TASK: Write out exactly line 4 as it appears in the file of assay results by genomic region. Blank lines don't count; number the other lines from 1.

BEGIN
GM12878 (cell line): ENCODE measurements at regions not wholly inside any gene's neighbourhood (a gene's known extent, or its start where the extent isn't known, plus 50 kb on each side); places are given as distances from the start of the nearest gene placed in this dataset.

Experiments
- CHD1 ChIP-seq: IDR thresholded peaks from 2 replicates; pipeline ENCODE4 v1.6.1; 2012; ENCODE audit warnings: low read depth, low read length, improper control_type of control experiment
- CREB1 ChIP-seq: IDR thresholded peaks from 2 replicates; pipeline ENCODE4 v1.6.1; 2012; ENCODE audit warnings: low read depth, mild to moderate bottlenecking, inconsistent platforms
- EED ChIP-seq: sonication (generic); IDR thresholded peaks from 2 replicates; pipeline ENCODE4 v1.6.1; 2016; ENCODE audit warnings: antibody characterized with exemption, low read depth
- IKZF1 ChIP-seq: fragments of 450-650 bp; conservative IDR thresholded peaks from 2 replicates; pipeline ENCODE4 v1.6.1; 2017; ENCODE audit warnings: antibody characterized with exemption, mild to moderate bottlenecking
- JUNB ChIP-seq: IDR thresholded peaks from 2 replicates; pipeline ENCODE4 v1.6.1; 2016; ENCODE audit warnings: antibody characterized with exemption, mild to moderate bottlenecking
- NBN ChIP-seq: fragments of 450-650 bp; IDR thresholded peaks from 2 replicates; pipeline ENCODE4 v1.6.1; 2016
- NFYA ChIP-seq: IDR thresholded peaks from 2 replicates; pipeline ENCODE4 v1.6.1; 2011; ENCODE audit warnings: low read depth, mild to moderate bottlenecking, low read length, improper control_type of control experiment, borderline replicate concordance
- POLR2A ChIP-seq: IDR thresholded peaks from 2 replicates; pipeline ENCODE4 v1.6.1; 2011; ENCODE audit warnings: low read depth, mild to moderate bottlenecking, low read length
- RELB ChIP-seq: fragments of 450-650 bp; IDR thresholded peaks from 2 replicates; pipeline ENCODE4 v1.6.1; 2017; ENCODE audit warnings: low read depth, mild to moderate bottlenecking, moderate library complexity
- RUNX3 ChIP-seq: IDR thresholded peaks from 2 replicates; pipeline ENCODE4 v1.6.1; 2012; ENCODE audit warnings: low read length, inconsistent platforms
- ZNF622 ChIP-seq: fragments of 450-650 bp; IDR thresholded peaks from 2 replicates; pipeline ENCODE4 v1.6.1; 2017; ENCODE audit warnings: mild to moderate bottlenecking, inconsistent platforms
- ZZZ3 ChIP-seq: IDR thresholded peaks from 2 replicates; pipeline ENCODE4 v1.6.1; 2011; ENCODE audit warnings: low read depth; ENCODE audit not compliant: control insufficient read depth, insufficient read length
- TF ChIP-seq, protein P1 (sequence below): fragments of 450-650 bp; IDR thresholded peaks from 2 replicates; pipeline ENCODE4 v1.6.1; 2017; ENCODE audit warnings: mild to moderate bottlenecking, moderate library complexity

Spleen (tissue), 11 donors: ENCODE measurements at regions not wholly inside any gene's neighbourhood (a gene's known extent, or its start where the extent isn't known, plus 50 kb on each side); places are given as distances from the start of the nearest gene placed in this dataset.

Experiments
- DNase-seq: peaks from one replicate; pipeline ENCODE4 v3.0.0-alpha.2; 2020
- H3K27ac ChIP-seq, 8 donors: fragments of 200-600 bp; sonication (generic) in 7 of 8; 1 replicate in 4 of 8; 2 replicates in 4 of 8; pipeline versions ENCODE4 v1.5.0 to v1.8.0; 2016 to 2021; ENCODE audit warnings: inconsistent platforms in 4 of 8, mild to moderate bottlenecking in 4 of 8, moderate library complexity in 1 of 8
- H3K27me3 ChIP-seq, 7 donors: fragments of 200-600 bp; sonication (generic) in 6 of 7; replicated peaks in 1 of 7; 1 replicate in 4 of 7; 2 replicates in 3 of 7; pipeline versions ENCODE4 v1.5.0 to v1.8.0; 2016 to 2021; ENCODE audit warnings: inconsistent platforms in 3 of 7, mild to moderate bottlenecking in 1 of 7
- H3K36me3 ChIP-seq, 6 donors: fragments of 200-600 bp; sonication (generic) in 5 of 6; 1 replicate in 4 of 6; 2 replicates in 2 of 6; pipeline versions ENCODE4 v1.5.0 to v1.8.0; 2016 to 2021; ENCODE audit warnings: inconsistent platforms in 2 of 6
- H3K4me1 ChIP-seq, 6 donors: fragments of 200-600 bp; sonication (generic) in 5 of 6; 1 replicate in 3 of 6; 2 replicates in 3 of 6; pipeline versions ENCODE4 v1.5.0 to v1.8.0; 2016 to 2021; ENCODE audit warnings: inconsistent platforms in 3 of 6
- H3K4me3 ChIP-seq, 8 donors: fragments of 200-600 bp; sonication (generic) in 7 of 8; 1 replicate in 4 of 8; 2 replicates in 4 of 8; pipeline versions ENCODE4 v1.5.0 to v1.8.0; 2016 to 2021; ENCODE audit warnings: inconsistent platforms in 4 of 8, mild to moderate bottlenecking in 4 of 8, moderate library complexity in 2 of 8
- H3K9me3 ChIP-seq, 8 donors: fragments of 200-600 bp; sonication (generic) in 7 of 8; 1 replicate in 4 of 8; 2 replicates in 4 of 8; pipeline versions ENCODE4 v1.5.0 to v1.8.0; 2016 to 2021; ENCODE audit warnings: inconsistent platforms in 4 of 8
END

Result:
- CREB1 ChIP-seq: IDR thresholded peaks from 2 replicates; pipeline ENCODE4 v1.6.1; 2012; ENCODE audit warnings: low read depth, mild to moderate bottlenecking, inconsistent platforms